by Milorad Pavić
translated by Christina Pribicevic-Zoric
I read the female version - though this differs from the male version in only one paragraph. Anyway, an original "novel," told as three different dictionaries: the Christian, the Muslim, and the Jewish versions of entries roughly concerned with the Khazars. Some entries are in all three versions, such as the Khazar polemic, in which representatives from the three religions visited the Khazar kaghan to convince him, by clever repartee and dream interpretation, to convert to that faith. But there are independent stories as well: the egg that contained days, the Khazar jar without a bottom...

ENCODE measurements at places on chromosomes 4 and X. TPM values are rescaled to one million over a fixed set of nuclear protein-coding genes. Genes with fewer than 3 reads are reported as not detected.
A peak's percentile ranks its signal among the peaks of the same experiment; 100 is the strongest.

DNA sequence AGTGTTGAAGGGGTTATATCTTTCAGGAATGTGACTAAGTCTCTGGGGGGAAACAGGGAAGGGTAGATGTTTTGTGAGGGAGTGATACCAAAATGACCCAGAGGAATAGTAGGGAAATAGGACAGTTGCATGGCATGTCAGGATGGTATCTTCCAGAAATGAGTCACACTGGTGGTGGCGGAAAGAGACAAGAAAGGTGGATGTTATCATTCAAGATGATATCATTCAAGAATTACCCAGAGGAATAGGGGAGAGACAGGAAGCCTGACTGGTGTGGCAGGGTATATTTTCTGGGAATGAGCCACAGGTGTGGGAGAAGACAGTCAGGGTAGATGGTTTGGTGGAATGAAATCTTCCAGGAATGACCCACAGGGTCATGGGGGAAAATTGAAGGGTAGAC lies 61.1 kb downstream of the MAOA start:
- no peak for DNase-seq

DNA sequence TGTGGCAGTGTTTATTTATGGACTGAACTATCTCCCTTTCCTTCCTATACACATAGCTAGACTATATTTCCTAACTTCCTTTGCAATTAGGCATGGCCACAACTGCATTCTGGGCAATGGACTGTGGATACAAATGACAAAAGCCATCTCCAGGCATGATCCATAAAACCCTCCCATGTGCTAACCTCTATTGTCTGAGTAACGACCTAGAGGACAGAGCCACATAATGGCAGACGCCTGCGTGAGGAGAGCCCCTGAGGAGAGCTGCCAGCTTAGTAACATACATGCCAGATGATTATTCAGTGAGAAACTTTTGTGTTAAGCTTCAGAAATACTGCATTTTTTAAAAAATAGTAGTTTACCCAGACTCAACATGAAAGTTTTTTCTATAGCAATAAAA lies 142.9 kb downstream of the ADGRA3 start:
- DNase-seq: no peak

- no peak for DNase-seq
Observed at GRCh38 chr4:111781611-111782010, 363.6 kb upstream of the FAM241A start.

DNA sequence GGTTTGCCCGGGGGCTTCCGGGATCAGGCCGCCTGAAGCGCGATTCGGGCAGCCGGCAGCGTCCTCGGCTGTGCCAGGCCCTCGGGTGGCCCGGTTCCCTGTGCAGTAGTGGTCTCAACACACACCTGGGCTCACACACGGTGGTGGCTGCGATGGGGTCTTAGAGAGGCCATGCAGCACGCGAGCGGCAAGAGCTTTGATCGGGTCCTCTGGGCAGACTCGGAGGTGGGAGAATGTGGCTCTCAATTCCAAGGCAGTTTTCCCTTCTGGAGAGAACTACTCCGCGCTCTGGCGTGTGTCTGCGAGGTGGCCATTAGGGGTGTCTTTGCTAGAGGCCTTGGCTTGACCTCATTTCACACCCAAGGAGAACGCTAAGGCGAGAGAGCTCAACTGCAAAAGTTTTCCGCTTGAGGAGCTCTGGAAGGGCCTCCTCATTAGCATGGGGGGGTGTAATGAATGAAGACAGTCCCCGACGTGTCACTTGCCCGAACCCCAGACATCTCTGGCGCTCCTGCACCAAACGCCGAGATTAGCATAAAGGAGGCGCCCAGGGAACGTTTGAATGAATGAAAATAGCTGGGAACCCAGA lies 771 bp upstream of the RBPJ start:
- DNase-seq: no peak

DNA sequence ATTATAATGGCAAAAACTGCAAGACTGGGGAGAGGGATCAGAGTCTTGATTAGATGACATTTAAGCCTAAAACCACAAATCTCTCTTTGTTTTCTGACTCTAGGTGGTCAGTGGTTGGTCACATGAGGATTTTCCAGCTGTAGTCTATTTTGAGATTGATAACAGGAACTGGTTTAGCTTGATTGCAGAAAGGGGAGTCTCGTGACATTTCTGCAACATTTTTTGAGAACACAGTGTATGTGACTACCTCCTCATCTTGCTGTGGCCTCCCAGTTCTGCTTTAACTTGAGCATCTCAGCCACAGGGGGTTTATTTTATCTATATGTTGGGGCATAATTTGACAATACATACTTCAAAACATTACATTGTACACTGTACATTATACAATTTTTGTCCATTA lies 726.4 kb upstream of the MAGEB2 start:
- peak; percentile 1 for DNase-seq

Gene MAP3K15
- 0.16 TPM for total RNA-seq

The book’s language is compelling and poetic, a otherworldly text-scape in which days are physical things and everything is a language and languages are alive and time goes backwards and forwards. At times this drifts into tiring quasi-poetic babble, but for the most part it’s a fascinating construction, as the lives of the key players (the Khazar princess, the three polemic representative, the three chroniclers, the three 10th-century scholars studying the polemic) converge in reincarnations over space and time and especially dreams. Probably bears another reading.